• tricyclic antidepressants (e.g., amitriptyline, clomipramine, desipramine, imipramine)
    • “triptan” migraine medications (e.g., rizatriptan, sumatriptan)
    • tryptophan

    If you are taking any of these medications, speak with your doctor or pharmacist. Depending on your specific circumstances, your doctor may want you to:

    • stop taking one of the medications,
    • change one of the medications to another,
    • change how you are taking one or both of the medications, or
    • leave everything as is.

    An interaction between two medications does not always mean that you must stop taking one of them. Speak to your doctor about how any drug interactions are being managed or should be managed.

    Medications other than those listed above may interact with this medication. Tell your doctor or prescriber about all prescription, over-the-counter (non-prescription), and herbal medications you are taking. Also tell them about any supplements you take. Since caffeine, alcohol, the nicotine from cigarettes, or street drugs can affect the action of many medications, you should let your prescriber know if you use them.

    All material copyright MediResource Inc. 1996 – 2021. Terms and conditions of use. The contents herein are for informational purposes only. Always seek the advice of your physician or other qualified health provider with any questions you may have regarding a medical condition. Source: www.medbroadcast.com/drug/getdrug/Vyvanse










Vyvanse side effects and how to avoid them

Vyvanse side effects | Vyvanse crash | Weight loss | Anxiety | Withdrawal | How long do side effects last? | Warnings | Interactions | How to avoid side effects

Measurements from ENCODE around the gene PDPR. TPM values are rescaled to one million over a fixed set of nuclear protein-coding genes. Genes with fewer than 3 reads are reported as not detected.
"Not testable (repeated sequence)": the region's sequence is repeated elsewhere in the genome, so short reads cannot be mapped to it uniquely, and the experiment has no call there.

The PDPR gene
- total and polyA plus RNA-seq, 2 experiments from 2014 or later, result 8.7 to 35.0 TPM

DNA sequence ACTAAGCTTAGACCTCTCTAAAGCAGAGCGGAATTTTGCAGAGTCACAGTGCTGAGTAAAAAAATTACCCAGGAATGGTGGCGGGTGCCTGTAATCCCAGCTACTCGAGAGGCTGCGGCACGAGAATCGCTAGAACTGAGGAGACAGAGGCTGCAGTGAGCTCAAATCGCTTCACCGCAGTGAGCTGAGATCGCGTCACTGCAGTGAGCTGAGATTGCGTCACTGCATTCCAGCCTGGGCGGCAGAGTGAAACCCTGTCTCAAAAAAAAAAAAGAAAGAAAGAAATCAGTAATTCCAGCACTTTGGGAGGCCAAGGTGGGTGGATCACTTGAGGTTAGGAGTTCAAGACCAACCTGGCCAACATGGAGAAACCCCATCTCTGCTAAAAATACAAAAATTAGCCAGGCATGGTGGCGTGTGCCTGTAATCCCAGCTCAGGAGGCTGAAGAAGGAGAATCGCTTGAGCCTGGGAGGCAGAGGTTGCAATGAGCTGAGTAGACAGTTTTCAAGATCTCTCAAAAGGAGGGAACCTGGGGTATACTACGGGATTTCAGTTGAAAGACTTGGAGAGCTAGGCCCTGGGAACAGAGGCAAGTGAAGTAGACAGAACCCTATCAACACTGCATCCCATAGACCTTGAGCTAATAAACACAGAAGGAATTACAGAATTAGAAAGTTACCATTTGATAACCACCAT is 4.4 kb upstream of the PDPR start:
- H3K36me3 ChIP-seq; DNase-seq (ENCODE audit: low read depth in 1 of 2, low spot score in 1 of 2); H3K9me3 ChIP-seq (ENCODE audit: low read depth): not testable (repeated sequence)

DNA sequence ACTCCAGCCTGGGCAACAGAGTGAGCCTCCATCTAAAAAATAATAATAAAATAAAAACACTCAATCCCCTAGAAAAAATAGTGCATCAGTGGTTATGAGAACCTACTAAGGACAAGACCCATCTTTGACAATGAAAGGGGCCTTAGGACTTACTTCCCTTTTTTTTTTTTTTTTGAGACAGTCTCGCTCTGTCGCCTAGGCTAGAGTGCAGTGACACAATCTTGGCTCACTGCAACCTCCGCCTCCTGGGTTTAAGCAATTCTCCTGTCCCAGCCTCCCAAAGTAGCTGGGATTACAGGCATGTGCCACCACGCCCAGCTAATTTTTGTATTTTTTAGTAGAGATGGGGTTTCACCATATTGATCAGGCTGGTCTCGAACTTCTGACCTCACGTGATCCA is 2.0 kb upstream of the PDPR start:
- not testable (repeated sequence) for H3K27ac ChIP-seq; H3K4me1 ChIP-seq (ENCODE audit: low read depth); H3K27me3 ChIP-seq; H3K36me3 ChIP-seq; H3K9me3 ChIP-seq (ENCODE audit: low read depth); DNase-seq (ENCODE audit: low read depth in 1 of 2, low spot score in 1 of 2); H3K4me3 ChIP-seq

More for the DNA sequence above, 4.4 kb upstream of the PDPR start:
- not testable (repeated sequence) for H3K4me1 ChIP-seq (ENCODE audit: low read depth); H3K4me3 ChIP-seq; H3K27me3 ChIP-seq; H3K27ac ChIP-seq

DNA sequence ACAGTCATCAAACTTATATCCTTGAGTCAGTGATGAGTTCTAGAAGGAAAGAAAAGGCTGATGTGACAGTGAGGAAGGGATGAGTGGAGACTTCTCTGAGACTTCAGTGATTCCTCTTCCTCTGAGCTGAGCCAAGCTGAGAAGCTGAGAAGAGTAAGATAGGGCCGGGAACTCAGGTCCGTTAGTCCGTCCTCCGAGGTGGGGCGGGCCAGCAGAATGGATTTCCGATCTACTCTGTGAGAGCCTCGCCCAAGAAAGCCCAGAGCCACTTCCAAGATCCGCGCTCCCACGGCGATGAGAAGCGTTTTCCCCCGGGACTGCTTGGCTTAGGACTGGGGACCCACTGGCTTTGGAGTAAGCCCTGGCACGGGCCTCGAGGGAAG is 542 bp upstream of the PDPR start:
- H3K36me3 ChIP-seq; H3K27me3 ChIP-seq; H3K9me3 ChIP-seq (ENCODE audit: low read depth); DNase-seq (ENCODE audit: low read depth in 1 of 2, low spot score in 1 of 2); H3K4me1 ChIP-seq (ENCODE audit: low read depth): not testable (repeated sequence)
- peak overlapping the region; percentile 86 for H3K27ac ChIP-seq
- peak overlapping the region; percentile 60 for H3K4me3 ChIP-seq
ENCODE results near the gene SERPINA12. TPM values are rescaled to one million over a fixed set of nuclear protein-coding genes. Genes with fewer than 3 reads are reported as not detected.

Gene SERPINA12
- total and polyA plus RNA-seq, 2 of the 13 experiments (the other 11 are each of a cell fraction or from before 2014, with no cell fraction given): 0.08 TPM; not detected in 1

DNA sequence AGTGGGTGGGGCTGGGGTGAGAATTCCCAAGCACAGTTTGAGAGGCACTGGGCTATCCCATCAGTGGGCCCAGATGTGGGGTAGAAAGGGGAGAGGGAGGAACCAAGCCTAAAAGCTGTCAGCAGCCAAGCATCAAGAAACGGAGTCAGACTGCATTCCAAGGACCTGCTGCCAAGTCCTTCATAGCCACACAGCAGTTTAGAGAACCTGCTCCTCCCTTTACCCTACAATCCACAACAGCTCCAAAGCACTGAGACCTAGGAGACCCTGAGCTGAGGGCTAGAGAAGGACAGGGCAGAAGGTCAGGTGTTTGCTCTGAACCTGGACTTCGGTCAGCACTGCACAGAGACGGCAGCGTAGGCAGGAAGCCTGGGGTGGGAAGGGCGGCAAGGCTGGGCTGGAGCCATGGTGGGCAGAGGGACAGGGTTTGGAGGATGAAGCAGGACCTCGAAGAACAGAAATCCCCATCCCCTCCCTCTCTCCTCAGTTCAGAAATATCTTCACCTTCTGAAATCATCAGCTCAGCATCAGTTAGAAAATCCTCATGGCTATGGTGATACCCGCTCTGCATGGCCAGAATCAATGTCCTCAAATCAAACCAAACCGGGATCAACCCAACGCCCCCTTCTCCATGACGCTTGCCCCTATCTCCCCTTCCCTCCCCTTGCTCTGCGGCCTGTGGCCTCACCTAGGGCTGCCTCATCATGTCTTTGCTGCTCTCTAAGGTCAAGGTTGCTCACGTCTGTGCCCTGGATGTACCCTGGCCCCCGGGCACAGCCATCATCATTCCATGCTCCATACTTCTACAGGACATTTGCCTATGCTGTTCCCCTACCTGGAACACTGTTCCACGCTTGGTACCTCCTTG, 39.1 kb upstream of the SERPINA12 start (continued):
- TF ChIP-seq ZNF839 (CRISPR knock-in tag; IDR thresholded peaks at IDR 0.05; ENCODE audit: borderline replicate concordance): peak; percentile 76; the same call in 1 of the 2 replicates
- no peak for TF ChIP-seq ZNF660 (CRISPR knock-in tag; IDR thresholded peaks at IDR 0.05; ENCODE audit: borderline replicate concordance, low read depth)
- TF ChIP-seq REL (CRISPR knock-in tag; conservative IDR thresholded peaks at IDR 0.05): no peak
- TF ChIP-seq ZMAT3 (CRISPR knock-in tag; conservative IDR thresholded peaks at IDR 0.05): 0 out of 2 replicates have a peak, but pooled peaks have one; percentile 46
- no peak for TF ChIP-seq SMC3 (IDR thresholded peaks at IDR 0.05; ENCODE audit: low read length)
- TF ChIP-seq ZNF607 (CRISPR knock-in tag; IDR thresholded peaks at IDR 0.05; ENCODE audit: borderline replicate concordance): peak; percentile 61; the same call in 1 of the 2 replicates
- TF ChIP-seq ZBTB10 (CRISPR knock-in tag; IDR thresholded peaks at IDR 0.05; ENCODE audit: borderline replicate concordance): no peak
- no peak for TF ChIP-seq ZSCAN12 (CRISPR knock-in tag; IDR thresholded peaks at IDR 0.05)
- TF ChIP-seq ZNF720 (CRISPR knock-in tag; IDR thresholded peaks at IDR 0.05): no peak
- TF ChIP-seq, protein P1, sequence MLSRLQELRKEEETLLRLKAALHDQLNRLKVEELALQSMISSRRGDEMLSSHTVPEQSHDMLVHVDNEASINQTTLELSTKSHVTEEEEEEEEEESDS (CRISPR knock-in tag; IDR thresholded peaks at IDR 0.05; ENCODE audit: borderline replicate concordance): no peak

Vyvanse (active ingredient: lisdexamfetamine dimesylate) is a brand-name prescription drug that treats attention deficit hyperactivity disorder (ADHD) in adults and children older than 6 years. It’s also approved for binge-eating disorder (BED) in adults but is typically used as a second-line therapy. 

Vyvanse belongs to a class of central nervous system stimulants called amphetamines. Its primary effect is to speed up the brain. Unlike most other stimulant medications, Vyvanse is a prodrug, which means it has no effect until it’s metabolized by the body into its active form, dextroamphetamine. Like all stimulant medications, Vyvanse may not be right for everyone. Side effects, warnings, and drug interactions need to be discussed with a doctor before starting this medication. 

RELATED: Learn more about Vyvanse | Get Vyvanse discounts

Common side effects of Vyvanse

Vyvanse side effects will vary between patients. Stimulants reduce hyperactivity, inattentiveness, and impulsiveness in patients with ADHD, but may have the opposite effect in patients incorrectly diagnosed with ADHD. Someone who takes Vyvanse but doesn’t need it can experience anxiety, restlessness, agitation, nervousness, racing heartbeat, or excessive sweating.

When taken for ADHD, the most common side effects of Vyvanse are:

  • Decreased appetite
  • Loss of appetite
  • Weight loss
  • Diarrhea
  • Nausea
  • Vomiting
  • Upper stomach pain
  • Dry mouth
  • Dizziness
  • Insomnia
  • Irritability
  • Anxiety

When taken for binge-eating disorder, the most common side effects of Vyvanse are:

  • Decreased appetite
  • Constipation
  • Dry mouth
  • Increased heart rate